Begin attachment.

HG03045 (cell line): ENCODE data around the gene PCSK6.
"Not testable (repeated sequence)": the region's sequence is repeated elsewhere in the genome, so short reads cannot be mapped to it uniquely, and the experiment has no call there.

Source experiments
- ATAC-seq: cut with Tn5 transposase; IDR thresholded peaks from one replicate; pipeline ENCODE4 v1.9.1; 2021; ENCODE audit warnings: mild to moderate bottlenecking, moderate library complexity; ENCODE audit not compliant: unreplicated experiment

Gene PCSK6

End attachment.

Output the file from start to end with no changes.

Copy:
HG03045 (cell line): ENCODE data around the gene PCSK6.
"Not testable (repeated sequence)": the region's sequence is repeated elsewhere in the genome, so short reads cannot be mapped to it uniquely, and the experiment has no call there.

Source experiments
- ATAC-seq: cut with Tn5 transposase; IDR thresholded peaks from one replicate; pipeline ENCODE4 v1.9.1; 2021; ENCODE audit warnings: mild to moderate bottlenecking, moderate library complexity; ENCODE audit not compliant: unreplicated experiment

Gene PCSK6